A bit late! - Computing
Week beginning 1st February
A lot of us take anything we read on the internet at face value. A simple Google search brings us the correct answer to any question we have. Or does it? An internet search might be a good place to start to find out about something, but we shouldn’t just trust the first website result we find. How can you learn digital literacy and critical thinking skills we all need to survive in the digital world?
Using a search engine is certainly faster than trying to find a book in a library. But what are the differences?
For a book to make it into a library, there are all of these steps to complete:
1. Book: Author (who has to do his/her own research)
At each level, poorly prepared materials are weeded out.
For a website to make it on the Internet
1. Internet: Author
No selectivity—anyone can publish
Using the All About Explorers site (link below), go to the Treasure Hunts page and find out 3 key facts about either John Cabot, Sir Francis Drake or Christopher Columbus.
The facts you need to find out are on the website. They provide links to 2 sites so that you can compare the information that you find.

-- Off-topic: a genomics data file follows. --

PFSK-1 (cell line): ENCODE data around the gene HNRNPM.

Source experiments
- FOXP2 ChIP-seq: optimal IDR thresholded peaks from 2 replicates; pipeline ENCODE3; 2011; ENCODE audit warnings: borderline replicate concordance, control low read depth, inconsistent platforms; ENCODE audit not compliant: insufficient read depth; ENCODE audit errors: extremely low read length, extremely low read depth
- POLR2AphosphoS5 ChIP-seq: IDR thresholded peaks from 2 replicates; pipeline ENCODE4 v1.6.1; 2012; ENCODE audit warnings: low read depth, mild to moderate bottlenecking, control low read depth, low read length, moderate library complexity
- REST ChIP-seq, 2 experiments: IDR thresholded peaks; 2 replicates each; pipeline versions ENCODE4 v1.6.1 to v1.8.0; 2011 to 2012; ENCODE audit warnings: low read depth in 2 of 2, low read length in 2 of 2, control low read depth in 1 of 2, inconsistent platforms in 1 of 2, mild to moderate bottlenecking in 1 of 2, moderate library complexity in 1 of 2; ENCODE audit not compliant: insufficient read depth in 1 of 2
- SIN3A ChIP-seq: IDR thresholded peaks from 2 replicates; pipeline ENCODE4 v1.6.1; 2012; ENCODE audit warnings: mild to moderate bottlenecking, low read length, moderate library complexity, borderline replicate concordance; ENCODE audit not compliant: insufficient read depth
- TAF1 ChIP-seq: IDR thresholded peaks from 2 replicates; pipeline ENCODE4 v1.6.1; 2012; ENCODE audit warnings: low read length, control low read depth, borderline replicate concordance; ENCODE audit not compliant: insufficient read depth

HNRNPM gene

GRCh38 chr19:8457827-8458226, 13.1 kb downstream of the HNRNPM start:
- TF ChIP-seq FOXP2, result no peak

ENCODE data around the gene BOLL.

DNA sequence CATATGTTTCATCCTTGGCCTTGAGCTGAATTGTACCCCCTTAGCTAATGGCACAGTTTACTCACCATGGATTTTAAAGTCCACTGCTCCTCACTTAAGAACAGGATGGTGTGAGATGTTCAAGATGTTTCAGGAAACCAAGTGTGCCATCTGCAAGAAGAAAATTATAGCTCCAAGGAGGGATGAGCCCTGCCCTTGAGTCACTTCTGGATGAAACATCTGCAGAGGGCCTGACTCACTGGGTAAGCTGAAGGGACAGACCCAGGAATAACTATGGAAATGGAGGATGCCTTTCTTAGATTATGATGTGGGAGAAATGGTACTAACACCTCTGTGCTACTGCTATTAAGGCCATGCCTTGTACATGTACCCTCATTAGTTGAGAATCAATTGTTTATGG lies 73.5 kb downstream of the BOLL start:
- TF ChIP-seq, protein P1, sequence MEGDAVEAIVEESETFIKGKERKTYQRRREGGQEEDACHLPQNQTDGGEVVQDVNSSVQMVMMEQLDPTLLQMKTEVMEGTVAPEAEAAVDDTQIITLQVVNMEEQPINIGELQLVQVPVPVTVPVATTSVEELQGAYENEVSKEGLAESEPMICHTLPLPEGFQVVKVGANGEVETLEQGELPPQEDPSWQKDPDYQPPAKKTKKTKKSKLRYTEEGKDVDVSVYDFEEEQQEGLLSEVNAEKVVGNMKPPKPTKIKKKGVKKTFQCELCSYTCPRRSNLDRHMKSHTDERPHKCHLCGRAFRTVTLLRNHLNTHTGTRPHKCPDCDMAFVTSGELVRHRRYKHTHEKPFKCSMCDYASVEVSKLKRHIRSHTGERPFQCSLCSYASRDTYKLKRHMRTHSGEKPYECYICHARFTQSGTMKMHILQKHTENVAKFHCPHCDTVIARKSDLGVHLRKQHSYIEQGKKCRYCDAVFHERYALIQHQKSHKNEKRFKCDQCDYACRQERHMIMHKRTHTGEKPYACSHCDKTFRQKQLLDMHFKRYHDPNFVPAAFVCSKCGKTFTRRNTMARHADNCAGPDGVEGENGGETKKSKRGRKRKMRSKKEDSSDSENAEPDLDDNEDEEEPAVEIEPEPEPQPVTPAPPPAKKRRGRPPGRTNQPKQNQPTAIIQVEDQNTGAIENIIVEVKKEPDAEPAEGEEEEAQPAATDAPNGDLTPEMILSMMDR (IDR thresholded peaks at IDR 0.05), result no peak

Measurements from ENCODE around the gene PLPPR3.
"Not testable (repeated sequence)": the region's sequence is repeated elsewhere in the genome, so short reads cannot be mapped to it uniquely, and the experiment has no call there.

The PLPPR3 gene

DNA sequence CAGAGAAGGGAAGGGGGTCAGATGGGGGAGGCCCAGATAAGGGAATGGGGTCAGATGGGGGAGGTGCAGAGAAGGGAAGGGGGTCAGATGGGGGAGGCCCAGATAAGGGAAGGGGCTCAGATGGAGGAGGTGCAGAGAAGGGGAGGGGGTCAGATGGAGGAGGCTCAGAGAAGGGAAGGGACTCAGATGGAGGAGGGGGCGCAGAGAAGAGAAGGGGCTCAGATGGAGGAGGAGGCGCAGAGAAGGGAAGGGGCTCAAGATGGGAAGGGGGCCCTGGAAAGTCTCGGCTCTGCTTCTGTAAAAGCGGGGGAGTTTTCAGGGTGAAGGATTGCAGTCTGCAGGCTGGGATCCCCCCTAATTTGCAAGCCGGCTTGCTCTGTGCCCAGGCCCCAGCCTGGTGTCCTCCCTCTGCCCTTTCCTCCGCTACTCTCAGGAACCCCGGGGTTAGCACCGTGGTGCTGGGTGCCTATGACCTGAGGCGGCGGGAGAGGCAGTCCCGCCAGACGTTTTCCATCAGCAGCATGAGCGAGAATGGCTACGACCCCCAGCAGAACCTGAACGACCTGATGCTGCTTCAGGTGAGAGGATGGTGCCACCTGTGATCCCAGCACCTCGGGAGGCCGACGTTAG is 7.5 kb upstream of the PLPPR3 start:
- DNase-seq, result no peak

What are the similarities and differences in the information that you found on the two sites?
Week beginning 25th January
This week I would like you to begin to find out how to tell if news and websites that you come across on the Internet contain real or false information.
We've all been in the situation where someone shares a brilliant story - maybe it's about your favourite YouTuber, or maybe it made you laugh - so you share it with your friends. But should you? Perhaps it's not true.
Go to https://www.bbc.co.uk/newsround/38906931
to learn about Fake News.
Once you've done this, I'd like you to write a short paragraph explaining:
One way only for a cool chilli challenge
3 ways for a hot chilli challenge
5 ways for a super spicy challenge
Year 5 Computing week beginning 18th Jan 2021
Following on from learning about the World Wide Web last week, this week you are going to be exploring search engines. For this week, we would like you to access BBC Bitesize information about how search engines work (link below).
Once you have read the information and watched the video, you are going to put your learning into practice by carrying out some research.
We would like you to find out how many moons Jupiter has.
What questions might you need to ask?
What happens when you start to type your question?
Make sure you use a safer search engine, such as Kiddle, DuckDuckGo or GoGooligans.com.
Open a document to compile your research, using the cut and paste feature to record information accurately. This information has been written by someone else (this is called intellectual property), so you need to make a note of where you got the information. This means that you can show references for your work and give credit to the person who wrote the information originally.
Write your information as a list using bullet points.